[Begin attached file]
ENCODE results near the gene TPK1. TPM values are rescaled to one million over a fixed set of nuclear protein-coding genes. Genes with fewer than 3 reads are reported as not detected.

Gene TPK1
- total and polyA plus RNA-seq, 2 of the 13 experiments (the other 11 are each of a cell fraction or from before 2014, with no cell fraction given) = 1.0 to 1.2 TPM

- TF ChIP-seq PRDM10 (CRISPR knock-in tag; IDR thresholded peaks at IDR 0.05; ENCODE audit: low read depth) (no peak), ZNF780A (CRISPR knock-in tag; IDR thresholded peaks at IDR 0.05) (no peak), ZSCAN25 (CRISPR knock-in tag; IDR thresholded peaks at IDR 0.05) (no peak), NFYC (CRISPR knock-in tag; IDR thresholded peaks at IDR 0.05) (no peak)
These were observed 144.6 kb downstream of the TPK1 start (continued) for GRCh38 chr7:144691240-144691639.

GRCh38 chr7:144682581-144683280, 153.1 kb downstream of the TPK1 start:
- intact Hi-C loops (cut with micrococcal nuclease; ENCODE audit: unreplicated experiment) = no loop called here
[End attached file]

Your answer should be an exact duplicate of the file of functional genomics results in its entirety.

ENCODE results near the gene TPK1. TPM values are rescaled to one million over a fixed set of nuclear protein-coding genes. Genes with fewer than 3 reads are reported as not detected.

Gene TPK1
- total and polyA plus RNA-seq, 2 of the 13 experiments (the other 11 are each of a cell fraction or from before 2014, with no cell fraction given) = 1.0 to 1.2 TPM

- TF ChIP-seq PRDM10 (CRISPR knock-in tag; IDR thresholded peaks at IDR 0.05; ENCODE audit: low read depth) (no peak), ZNF780A (CRISPR knock-in tag; IDR thresholded peaks at IDR 0.05) (no peak), ZSCAN25 (CRISPR knock-in tag; IDR thresholded peaks at IDR 0.05) (no peak), NFYC (CRISPR knock-in tag; IDR thresholded peaks at IDR 0.05) (no peak)
These were observed 144.6 kb downstream of the TPK1 start (continued) for GRCh38 chr7:144691240-144691639.

GRCh38 chr7:144682581-144683280, 153.1 kb downstream of the TPK1 start:
- intact Hi-C loops (cut with micrococcal nuclease; ENCODE audit: unreplicated experiment) = no loop called here